Map-based charting in R (leaflet.minicharts)

In this article I will create map-based charts in R, using the leaflet.minicharts package in R. I already introduced Leaflet for creating markers on maps and for visualizing spatial distributions with density heatmaps. In this blog post I create barcharts, piecharts and polar area charts using leaflet.minicharts in R.

Creating a basemap with Leaflet in R

First, I create a basemap for my visualization. I can do so using the Leaflet package in R. In the lines of code below I create the basemap.


basemap = leaflet() %>% 
  addTiles() %>% 
  addProviderTiles(providers$OpenStreetMap.DE) %>%

Basemap for spatial data charting

In this case I want to visualize data for USA. For this reason I set the map view to display most of the US states. Hawaii is not shown.

Importing in sales data for leaflet.minicharts

Next, I import sales data for each relevant US state. The data has already been prepared and summarized in Excel. This is why the data is available in a csv-file that I import into memory.

data = read.csv("sales.csv",header=TRUE)
##           state  longitude latitude sales_sensors sales_pumps sales_displays
## 1     Wisconsin  -89.50000 44.50000         13000   12002.374      5664.6262
## 2 West Virginia  -80.50000 39.00000          5000    2739.885      3774.7759
## 3       Vermont  -72.70000 44.00000          3400    1041.972      2332.2328
## 4         Texas -100.00000 31.00000         37000    6287.578     13425.8577
## 5  South Dakota -100.00000 44.50000          5600    3115.934       558.0957
## 6  Rhode Island  -71.74233 41.74233          4000    3623.527       873.5025
##   sales_motoroil sales_filters sales_tires sales_headlamps sales_rearlighting
## 1     10646.1263     3962.7175    4863.633       1921.3345           3692.084
## 2       844.2269      524.2226    4728.812        425.4734           2107.706
## 3       640.9263     1003.8087    2410.252       3056.3377           2659.093
## 4     16161.9943    30441.3494   10438.494       2196.3884          35905.807
## 5      5338.5218     4551.7116    3200.116       3823.2335           3946.851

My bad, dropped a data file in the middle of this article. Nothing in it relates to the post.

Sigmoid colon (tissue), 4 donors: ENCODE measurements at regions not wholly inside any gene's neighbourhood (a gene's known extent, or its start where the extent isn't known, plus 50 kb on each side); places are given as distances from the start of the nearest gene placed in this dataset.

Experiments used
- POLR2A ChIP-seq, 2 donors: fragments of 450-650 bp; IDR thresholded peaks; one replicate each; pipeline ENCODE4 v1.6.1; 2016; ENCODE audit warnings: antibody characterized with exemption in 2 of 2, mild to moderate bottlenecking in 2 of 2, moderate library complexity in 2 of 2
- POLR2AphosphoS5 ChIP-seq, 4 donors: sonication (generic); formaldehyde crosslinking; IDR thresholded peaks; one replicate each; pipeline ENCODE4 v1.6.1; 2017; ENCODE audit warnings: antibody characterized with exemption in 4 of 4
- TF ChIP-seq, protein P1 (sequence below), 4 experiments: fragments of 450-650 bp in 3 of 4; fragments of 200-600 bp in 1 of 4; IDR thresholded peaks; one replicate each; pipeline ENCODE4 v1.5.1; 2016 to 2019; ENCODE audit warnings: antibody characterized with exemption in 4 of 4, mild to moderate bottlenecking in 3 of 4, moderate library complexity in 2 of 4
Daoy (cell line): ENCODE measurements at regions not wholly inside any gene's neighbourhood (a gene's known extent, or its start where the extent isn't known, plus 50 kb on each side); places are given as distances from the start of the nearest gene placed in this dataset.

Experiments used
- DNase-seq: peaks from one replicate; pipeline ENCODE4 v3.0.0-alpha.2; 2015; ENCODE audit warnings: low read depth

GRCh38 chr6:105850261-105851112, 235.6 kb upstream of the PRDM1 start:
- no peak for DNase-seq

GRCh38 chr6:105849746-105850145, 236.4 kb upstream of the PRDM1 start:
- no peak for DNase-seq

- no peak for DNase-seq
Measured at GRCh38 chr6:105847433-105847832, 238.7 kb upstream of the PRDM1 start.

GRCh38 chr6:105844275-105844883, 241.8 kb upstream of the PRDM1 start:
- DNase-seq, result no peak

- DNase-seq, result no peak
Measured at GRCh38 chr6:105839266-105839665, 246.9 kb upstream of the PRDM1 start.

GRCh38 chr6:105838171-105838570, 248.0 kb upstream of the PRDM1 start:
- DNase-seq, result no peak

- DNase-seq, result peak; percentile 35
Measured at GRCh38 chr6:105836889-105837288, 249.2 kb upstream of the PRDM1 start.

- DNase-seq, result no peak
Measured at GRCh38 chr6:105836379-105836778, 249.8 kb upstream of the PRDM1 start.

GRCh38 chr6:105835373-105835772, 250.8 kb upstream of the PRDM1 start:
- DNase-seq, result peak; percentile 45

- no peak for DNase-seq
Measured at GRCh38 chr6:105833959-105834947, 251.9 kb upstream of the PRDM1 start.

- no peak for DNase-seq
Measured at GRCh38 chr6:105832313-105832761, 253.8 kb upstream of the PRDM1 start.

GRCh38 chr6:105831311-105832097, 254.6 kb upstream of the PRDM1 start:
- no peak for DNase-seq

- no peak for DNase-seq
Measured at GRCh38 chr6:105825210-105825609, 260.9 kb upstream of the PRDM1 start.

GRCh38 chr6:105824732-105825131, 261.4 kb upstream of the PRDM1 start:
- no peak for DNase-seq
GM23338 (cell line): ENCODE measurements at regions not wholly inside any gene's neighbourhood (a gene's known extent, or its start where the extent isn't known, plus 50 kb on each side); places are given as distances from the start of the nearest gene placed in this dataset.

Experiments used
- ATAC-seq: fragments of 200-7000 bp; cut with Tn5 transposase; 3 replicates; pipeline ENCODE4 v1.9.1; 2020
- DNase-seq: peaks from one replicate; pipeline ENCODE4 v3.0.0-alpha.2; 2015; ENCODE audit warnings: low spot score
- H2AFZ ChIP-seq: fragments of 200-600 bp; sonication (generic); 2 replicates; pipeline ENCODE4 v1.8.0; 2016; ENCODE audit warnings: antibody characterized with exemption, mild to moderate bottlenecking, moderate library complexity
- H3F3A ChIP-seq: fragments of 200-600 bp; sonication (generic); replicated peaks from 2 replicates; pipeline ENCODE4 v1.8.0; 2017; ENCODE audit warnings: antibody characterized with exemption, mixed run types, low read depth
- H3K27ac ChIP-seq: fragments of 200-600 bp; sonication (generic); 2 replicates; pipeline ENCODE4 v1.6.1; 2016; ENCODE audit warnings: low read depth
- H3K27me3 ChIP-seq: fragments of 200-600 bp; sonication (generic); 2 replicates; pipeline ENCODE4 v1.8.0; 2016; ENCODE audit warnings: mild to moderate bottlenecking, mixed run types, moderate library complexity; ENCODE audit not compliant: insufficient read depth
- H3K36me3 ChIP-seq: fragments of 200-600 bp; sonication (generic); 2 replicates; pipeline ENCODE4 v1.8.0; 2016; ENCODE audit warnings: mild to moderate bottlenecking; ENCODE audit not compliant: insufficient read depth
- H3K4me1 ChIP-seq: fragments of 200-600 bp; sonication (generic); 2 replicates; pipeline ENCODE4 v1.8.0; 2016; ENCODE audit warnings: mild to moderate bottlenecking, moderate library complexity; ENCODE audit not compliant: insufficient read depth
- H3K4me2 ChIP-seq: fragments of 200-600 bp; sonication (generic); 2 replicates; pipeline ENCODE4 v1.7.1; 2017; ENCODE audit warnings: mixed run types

## 6      1758.7899     3633.4848    3170.961       3211.9275           2669.132
##   sales_interiorlighting sales_total
## 1             11227.7133    66980.61
## 2               956.6307    21101.73
## 3              3177.5397    19722.16
## 4              6316.8175   158174.29
## 5               723.8857    30858.35
## 6              3967.7682    26909.09

The dataset summarizes sales revenue from last fiscal year for a automotive sparepart retail business. The retailer specializes on the European car park and currently ships all its sales orders to customers by dropshipping from Germany, France, Italy, and Spain. Sales is categorized into major product groups.

Visualizing sales data using leaflet.minichart

To begin with I create a bar chart map using Leaflet and leaflet.minichart. I use the bar charts to compare sales of pumps and sensors across USA.


colors = c("#FF0000", "#428EF4")

basemap %>%
    data$longitude, data$latitude,
    chartdata = select(data,sales_sensors,sales_pumps),
    colorPalette = colors,
    width = 45, height = 45
Bar chart on map with leaflet.minicharts in R

How does this compare to total sales? Below bar chart map delivers the answer to this question.

colors = c("#FF0000", "#428EF4","black")

basemap %>%
    data$longitude, data$latitude,
    chartdata = select(data,sales_sensors,sales_pumps, sales_total),
    colorPalette = colors,
    width = 45, height = 45
Bar chart with total sales revenue

I can make an overview like this using pie charts as well. See below code:

colors <- c("#FF0000", "#428EF4")

basemap %>%
    data$longitude, data$latitude,
    type = "pie",
    chartdata = select(data,sales_sensors,sales_pumps), 
    colorPalette = colors, 
    width = 60 * sqrt(data$sales_total) / sqrt(max(data$sales_total)), transitionTime = 0
Pie chart with leaflet.minicharts in R

Pie size is defined by the circle radius. It results from total sales revenue across all product categories. I now generate one more map that displays pie charts with all product categories.

basemap %>%
    data$longitude, data$latitude,
    type = "pie",
    chartdata = select(data,sales_sensors,sales_pumps,sales_displays,sales_motoroil,sales_filters,sales_tires,sales_headlamps,sales_rearlighting,sales_interiorlighting), 
    width = 60 * sqrt(data$sales_total) / sqrt(max(data$sales_total)), transitionTime = 0
All product groups on chart, using leaflet.minicharts

By generating visualizations like this I help the retailer understand the US market from a distribution logistics point of view.

Other chart types with leaflet.minicharts

Using leaflet.minicharts I can also show material flows as directional flows on the map. For this I need to construct a dataframe that contrains “source” and “sink” coordinates in the form of latitude and longitude values. In addition, flow volume must be quantified in the dataframe to plot.

Last, but not least, I can also use leaflet.minicharts to create animated charts. This is e.g. helpful when showing some time-based trend on a map.

Summary of this leaflet.minicharts post

In this article I introduced leaflet.minicharts as a package in R for map-based chart plotting. In previous articles I had introduced Leaflet for e.g. marker plots or map-based heatmaps. This article documented how leaflet.minicharts can be used to add e.g. bar charts and pie charts to a Leaflet map.

Related content on this blog

If you are interested in spatial data visualization I recommend that you have a look at some other related articles:

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